Somewhere deep in the bowels of the budget for LIV Golf, well below the lucrative prize funds and exorbitant gratuities to overlook the gratuitous, closer to the paltry media buys to induce velvety coverage, there should be a line item for diaper-changing facilities to be used by the increasingly infirm or dependably infantile who will occupy its locker rooms.
Take Sergio Garcia (“please,” quoth Henny Youngman). Garcia is not entirely a one-dimensional dipstick. He can on occasion be amiable and funny, but even at 42 he is proof that age and maturity are mutually exclusive. In Thursday’s first round of the Wells Fargo Championship, he demonstrated anew his tendency to process every inconvenience as an injustice.
“Obvious lies serve a purpose for an administration,” wrote Garry Kasparov, the chess great and courageous critic of Vladimir Putin. “They watch who challenges them and who loyally repeats them. The people must watch, too.”
We are entering a week in which golf fans will be inundated with obvious lies from the Saudi International, peddled by players exhibiting all the sincerity of $20 hustlers trying to say it like they mean it.
“I’m trying to grow the game.”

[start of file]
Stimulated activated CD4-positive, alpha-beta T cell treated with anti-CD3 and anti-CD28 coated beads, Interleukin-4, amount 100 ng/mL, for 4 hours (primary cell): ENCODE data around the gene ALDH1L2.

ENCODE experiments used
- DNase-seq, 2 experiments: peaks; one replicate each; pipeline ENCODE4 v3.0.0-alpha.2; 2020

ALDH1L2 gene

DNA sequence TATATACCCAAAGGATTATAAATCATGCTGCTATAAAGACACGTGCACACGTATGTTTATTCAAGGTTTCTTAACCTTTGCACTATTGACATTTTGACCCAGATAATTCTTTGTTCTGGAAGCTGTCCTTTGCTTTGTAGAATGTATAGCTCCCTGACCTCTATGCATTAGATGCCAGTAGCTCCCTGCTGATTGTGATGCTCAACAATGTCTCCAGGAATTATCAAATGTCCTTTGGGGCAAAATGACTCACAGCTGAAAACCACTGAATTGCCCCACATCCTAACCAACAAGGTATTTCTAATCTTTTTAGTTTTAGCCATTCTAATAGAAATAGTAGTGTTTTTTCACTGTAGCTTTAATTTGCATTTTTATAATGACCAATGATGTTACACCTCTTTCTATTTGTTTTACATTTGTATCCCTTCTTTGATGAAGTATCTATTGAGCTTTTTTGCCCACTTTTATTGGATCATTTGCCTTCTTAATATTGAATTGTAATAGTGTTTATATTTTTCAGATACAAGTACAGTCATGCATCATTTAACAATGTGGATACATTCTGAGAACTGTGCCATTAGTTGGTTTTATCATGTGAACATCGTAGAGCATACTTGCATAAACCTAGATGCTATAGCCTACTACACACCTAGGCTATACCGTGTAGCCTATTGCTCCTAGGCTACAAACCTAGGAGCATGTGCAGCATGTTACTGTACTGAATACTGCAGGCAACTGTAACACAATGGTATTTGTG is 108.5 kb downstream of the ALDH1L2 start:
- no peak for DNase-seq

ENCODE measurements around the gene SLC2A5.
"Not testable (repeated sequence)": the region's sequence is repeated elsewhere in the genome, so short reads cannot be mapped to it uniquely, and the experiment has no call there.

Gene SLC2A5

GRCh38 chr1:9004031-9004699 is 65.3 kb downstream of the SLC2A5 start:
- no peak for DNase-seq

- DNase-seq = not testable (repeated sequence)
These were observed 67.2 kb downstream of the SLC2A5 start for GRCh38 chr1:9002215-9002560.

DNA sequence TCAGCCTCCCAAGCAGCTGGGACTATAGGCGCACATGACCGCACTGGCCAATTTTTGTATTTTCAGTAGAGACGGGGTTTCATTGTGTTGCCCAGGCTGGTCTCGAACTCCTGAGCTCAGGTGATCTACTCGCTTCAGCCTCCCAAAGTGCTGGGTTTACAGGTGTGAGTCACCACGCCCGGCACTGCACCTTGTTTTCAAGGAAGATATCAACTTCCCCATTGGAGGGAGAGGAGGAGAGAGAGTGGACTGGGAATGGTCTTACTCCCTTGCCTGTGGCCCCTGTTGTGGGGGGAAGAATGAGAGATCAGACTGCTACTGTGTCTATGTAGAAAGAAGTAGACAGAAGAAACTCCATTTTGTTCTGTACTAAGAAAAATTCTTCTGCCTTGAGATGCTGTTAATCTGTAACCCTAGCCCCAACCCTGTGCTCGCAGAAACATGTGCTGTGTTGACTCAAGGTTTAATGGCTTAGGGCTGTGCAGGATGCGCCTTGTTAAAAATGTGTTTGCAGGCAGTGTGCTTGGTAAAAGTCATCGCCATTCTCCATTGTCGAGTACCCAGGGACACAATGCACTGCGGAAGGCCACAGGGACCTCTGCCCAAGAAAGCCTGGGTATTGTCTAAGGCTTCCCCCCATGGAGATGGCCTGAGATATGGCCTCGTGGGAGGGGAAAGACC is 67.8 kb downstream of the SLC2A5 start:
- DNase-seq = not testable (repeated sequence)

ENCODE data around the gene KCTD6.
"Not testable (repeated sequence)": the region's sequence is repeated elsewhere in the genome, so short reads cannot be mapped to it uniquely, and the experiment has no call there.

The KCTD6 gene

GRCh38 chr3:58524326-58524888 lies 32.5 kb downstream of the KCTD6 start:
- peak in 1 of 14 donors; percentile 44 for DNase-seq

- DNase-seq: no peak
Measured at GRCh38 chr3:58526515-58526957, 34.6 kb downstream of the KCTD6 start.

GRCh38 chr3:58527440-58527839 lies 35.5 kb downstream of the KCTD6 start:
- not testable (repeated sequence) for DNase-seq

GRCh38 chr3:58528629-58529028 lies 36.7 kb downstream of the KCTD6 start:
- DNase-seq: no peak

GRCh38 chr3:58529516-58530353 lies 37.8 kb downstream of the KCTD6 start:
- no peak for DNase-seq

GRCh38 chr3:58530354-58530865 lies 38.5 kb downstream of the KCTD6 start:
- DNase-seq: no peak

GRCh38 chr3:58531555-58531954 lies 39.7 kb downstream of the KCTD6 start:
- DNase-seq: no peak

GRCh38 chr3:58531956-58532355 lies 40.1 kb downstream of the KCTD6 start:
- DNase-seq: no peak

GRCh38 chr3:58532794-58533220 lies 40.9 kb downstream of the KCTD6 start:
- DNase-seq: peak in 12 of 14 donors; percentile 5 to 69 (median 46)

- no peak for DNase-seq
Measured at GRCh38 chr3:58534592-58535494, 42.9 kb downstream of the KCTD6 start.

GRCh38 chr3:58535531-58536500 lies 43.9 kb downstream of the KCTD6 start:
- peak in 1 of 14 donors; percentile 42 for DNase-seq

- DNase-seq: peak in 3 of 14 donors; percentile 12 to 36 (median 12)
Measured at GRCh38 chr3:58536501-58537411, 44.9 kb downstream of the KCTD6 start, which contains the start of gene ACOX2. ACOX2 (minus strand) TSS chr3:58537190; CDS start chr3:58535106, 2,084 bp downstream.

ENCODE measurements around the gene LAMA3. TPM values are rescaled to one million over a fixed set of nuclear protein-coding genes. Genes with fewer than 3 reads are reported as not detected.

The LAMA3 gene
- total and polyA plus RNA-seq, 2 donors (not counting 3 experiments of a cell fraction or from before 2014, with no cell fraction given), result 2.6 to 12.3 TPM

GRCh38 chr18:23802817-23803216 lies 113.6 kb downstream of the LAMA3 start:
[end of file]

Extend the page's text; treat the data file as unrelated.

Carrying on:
“They are trying to change here.”
“I’m just here to play golf.”
“I want to compete against the best.”
“I’m not a politician.”
The ashamed might at least look uneasy in their prevarications. The shameless will be all thumbs-up and duplicitous grins. And everyone will depart the Kingdom richer, but only in cash terms. This effort to launder the Saudi regime’s grotesque reputation will soil that of many others.
The silence that greeted the Ladies European Tour playing in Saudi Arabia this week—at least relative to the censure faced by men who do the same—reflects two realities: the inattention given women’s golf in general and the LET in particular, and the principle that everyone bails water on a sinking ship.
Since it took the Saudis almost 10 years to sign a player to their global golf ambitions, we might have expected someone more compelling than a 66-year-old retiree a quarter-century beyond his prime, whose unquenchable thirst for relevance has been laid (literally) bare-arsed on social media with an undignified frequency.
The function of agents and managers is largely dictated by their clients. For some, the job is about maximizing sponsorship opportunities. For others, it’s little more than a glorified travel agent. But whatever the varying demands, every management team shares – or ought to share – one basic responsibility: protect the client, sometimes from themselves.
If they succeed in keeping clients out of situations that could make them look like fools or jerks – even if they’re both – their most valuable work goes unseen. Fail and the world notices.
There have surely been lots of those unseen successes in golf this year, but the glaring failures have been plentiful too.